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Given positive integers $b$ and $e$, what is known about the space and time complexity of finding the Hamming weight (number of binary 1s) of $b^e$?

If $e\log b$ bits are available, the number can simply be calculated by standard techniques and the 1s counted. But what techniques are possible when less memory can be used?

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    $\begingroup$ Why don't you compute in Chinese remainder representation, use the Chiu-Davida-Litow algorithm to convert to binary representation in logarithmic space, and then just count? $\endgroup$ – Markus Bläser Oct 5 '11 at 21:19
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    $\begingroup$ @MarkusBläser answer ? $\endgroup$ – Suresh Venkat Oct 5 '11 at 22:21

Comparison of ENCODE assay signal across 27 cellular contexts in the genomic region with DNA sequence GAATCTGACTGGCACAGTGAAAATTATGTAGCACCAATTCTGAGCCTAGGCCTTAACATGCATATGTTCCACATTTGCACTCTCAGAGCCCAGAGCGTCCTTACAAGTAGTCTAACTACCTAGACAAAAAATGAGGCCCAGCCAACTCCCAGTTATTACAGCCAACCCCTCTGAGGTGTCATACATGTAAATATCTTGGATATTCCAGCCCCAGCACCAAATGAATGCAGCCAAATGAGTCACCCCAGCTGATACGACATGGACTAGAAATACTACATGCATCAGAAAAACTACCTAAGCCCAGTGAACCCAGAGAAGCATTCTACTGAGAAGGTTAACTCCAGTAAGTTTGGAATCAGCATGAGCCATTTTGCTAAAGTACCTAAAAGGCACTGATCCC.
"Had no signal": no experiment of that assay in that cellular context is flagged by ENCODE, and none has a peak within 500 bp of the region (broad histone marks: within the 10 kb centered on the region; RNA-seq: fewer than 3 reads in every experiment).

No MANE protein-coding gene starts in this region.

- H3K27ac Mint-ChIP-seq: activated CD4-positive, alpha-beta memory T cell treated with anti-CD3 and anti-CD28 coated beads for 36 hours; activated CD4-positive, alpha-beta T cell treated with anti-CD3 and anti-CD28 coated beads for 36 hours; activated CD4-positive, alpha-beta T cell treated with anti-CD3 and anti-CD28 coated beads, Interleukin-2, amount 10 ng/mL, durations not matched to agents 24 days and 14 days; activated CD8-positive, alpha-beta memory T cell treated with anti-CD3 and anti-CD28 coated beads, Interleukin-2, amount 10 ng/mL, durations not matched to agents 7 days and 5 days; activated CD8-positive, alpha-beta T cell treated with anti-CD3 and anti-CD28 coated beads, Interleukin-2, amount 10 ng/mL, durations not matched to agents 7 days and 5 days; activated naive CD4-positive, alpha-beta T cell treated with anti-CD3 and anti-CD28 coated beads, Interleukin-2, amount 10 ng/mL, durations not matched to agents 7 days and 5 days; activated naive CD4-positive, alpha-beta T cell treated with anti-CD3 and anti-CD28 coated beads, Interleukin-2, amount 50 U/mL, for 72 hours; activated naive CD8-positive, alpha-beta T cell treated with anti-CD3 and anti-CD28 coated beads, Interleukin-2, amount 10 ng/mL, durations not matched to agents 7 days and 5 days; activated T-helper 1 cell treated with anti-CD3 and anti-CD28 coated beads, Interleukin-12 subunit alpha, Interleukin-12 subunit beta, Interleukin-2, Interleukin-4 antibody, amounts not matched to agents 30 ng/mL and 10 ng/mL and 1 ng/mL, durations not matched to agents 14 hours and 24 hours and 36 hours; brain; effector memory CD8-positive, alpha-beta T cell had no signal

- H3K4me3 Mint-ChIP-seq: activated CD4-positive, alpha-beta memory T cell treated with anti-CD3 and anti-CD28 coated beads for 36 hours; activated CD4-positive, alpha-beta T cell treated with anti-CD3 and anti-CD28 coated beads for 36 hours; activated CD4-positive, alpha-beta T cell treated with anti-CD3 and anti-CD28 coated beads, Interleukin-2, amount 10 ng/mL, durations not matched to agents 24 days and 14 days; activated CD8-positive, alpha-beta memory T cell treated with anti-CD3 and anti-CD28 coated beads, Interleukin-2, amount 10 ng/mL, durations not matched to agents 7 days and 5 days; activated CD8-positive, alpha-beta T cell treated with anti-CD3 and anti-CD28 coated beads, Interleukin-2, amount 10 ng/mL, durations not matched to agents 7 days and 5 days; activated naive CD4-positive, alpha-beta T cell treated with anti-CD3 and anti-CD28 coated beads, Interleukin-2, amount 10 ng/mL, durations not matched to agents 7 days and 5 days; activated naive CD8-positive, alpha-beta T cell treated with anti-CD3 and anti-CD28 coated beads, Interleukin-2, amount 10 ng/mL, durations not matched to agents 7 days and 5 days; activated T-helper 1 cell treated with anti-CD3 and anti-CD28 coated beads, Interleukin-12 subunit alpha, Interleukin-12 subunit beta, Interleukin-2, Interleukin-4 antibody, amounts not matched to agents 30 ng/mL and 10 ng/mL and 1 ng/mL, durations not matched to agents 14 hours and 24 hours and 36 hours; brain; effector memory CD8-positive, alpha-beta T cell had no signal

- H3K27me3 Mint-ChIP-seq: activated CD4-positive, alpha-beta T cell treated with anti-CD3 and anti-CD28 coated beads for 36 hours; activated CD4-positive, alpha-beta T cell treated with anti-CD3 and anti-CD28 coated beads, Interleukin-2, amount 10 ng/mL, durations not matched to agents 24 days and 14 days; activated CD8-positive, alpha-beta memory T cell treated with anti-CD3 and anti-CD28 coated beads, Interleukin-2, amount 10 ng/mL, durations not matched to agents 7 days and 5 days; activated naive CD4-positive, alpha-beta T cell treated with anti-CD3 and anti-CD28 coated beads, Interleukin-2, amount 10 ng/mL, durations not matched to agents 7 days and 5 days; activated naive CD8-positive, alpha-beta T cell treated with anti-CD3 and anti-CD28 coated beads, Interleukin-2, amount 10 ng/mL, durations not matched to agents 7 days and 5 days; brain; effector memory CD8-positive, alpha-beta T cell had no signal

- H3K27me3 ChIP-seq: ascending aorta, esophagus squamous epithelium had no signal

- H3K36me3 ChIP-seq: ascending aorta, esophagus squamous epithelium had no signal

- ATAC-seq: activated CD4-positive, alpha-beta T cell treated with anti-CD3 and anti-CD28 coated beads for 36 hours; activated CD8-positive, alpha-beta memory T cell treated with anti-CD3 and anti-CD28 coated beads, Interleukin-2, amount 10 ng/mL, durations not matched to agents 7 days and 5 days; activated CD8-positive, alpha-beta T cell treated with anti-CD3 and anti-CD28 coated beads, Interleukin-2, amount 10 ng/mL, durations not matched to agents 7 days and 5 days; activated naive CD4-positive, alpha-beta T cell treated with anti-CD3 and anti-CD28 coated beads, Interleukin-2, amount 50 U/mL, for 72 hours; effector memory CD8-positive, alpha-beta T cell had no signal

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This answer expands my comment above.

You can do it with $O(\log e + \log \log b)$ space as follows:

1) First compute $b^e$ in Chinese remainder representation modulo sufficiently many primes.

2) Then use the Chiu-Davida-Litow algorithm to convert the Chinese remainder representation into binary representation. (Informatique Theoretique et Applications, Vol 35(3), pages 259-275, 2001)

3) Finally, just count the number of $1$'s.

This is a composition of a finite number of log-space computable functions, which is itself log-space computable.

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